JDK-5042659 : hsperfdata is not being created on non-NTFS partitions
  • Type: Bug
  • Component: hotspot
  • Sub-Component: runtime
  • Affected Version: 1.4.2
  • Priority: P4
  • Status: Closed
  • Resolution: Not an Issue
  • OS: windows_2000
  • CPU: x86
  • Submitted: 2004-05-05
  • Updated: 2004-05-05
  • Resolved: 2004-05-05

Name: rmT116609			Date: 05/05/2004

java version "1.4.2_04"
Java(TM) 2 Runtime Environment, Standard Edition (build 1.4.2_04-b05)
Java HotSpot(TM) Client VM (build 1.4.2_04-b05, mixed mode)

Microsoft Windows 2000 [Version 5.00.2195] SP 4

Since 1.4.2, the JDK will  create shared memory perfdata in a folder named  hsperfdata_user in the temp directory. This only works, if the temp directory is on a NTFS partition under Windows 2000. 

If I set this to "E:\Temp", where E:\ is a FAT32 partition, then shared perfdata is not available and I cannot connect to the JVM with tools like jvmstat.

Create a FAT32 partition E:set TMP=E:\Temp
Start any java program.
hsperfdata_user folder is not being generated.

hsperfdata should be available,  also if temp dir is on a FAT32 partition.
No hsperfdata.

This bug can be reproduced always.

Use NTFS partition for TMP directory.
(Incident Review ID: 261067) 

WORK AROUND The feature works as designed. The following FAQ was requested to be added to the jvmstat CoolStuff website on 3/23/04 and should be available soon at http://developers.sun.com/dev/coolstuff/jvmstat/faq.html Q: I'm running on Windows and I've installed J2SE 1.4.2 and jvmstat 2.0, but when I run jvmps it does not display any java processes. I can run 'visualgc 0' and it will work, but I cannot get visualgc or any other jvmstat tool to monitor other Java processes. A: The problem is most likely that your default Windows temporary directory is on a FAT type file system. For security reasons, the shared memory exported by the HotSpot JVM is disabled whenever the JVM encounters a FAT type file system (more precisely, any file system that does not support persistent access control lists) as such file systems provide insufficient access controls. There are two potential work-arounds for this issue: 1) Set the TMP environment variable to refer to a directory on an NTFS file system, or any file system that supports persistent access control lists. Note that this file system should be local to the machine. Setting this option for target applications is application specific. To set this variable in a command prompt or in a batch script, simply enter the following: set TMP=<path> The environment variable can be set globally by adding it to the list of environment variables in the System Properties (Control Panel->System, select the "Advanced" tab and click on the "Environment Variables" button). Through this interface, you can choose to set the variable for all processes run by the current user or globally as a system variable for all processes run by the system. The TMP variable must refer to the same location for both the monitored applications and the jvmstat tools. 2) Changing the TMP environment variable to refer to an NTFS type file system is not always a viable option. For these cases, the HotSpot JVM provides a mechanism to bypass the the file system type check. However, using this mechanism instructs the HotSpot JVM to create the jvmstat shared memory without any access controls, allowing access to the instrumentation exported by the JVM to any user on the system. To bypass the file system type check, set the -XX:+PerfBypassFileSystemCheck option on the java command line for both the applications you want to monitor and for the jvmstat tools. Setting this option for target applications is application specific. For the jvmstat tools, the following environment variable can be set before running any of the commands: set VMARGS=-XX:+PerfBypassFileSystemCheck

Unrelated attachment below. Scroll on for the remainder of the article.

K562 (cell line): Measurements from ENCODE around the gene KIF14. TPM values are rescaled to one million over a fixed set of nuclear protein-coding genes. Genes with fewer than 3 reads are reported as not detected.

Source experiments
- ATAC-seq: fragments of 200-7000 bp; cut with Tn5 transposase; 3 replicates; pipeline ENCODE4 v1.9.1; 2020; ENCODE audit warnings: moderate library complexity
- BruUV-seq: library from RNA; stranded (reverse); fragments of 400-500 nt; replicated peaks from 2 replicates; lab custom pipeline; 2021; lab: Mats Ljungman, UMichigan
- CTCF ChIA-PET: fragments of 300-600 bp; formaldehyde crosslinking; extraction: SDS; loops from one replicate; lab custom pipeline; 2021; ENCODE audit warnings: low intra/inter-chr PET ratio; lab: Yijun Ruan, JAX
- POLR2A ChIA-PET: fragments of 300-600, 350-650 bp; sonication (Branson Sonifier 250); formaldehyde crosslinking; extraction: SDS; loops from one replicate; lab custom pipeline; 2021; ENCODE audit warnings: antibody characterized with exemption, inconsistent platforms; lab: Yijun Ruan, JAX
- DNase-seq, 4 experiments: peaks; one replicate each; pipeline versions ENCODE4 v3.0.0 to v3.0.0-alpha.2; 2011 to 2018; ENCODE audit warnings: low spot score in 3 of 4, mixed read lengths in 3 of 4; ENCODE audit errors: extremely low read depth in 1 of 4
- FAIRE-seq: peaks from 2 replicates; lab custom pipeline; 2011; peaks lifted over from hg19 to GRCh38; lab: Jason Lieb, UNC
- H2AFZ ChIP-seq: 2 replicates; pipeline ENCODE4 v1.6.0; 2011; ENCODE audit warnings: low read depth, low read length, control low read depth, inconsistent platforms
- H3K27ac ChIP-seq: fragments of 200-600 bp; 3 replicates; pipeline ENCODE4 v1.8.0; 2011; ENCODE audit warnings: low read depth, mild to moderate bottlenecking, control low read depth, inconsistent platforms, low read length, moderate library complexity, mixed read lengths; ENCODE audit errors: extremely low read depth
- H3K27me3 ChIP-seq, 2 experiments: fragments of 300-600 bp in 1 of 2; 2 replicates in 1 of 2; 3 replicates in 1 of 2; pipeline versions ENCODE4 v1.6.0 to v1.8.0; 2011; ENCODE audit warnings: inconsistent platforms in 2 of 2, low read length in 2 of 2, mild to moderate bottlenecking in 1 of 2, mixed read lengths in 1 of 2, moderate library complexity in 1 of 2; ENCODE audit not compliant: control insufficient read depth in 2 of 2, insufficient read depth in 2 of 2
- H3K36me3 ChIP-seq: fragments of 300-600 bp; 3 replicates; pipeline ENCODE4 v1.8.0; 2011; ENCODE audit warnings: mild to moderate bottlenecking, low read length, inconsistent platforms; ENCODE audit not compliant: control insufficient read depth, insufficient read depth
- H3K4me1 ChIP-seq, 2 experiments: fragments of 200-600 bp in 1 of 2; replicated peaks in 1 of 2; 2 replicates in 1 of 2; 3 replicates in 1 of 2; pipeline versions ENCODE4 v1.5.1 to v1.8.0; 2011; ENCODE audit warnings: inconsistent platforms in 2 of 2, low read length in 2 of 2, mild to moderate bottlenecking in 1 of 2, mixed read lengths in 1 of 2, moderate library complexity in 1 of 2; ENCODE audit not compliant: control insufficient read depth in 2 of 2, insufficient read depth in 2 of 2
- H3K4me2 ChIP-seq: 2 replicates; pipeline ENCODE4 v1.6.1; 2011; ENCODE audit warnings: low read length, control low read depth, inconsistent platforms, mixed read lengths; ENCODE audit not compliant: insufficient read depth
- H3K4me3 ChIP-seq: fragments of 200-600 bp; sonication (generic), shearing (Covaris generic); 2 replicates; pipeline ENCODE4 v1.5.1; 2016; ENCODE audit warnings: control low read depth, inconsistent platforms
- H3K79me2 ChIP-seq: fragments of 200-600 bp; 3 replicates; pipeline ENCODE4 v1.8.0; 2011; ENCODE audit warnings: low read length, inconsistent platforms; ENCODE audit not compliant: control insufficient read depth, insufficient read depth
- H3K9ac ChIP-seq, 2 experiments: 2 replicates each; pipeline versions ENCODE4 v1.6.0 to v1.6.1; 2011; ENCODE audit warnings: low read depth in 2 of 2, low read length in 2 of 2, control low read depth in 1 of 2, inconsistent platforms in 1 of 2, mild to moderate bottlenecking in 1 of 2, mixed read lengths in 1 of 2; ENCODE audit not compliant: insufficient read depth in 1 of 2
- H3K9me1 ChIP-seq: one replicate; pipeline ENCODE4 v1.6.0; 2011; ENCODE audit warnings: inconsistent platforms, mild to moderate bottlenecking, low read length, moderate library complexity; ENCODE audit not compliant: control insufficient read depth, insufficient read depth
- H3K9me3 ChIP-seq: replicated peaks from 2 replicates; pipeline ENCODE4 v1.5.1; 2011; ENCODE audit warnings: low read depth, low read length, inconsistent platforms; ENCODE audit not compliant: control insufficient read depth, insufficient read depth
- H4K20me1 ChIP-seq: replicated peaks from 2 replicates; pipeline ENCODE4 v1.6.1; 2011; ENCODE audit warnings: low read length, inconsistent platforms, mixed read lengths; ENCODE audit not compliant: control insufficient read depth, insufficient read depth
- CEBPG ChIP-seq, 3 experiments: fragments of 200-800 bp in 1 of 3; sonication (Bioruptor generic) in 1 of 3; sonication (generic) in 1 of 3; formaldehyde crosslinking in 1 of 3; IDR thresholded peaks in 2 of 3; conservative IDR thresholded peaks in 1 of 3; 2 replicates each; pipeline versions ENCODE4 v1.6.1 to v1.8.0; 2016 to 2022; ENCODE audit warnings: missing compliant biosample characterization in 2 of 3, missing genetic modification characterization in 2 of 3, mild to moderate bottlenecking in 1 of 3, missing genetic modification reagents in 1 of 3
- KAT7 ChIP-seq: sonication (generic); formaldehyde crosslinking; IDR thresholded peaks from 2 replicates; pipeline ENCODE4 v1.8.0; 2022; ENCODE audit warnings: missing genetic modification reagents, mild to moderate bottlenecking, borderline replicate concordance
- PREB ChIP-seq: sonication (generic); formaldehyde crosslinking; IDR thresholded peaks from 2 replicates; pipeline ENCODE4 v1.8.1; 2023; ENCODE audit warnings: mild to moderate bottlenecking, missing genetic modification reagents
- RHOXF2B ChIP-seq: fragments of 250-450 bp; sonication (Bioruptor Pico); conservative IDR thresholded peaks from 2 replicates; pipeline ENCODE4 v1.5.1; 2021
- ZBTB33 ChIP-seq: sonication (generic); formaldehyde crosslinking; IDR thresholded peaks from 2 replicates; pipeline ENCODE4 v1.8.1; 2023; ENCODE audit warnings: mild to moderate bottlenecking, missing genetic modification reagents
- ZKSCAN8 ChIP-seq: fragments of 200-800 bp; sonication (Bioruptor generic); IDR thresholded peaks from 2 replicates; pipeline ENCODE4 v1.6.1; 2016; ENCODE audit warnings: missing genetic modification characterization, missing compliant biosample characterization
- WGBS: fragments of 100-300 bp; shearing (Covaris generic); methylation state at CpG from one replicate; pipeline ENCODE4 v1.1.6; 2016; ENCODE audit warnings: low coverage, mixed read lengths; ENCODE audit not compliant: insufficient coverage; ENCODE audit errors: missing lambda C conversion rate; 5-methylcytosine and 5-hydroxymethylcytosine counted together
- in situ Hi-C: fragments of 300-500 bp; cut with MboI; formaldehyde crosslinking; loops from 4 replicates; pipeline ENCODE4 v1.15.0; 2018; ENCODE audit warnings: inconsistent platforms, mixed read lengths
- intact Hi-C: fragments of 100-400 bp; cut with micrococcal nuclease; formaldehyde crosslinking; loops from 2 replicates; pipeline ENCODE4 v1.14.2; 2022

EVALUATION The feature works as designed. At the request of the security team, the shared memory backing store files is not created on Windows if th files system type for the temporary directory (as determined by the windows GetTempPath() API) does not support Persistent Access Control List. FAT type file systems do not support PACLs and NTFS file systems do. Without Persistent Access Controls, the backing store file would be readable by any user on the system. ###@###.### 2004-05-05 -----------------------------------------------------------------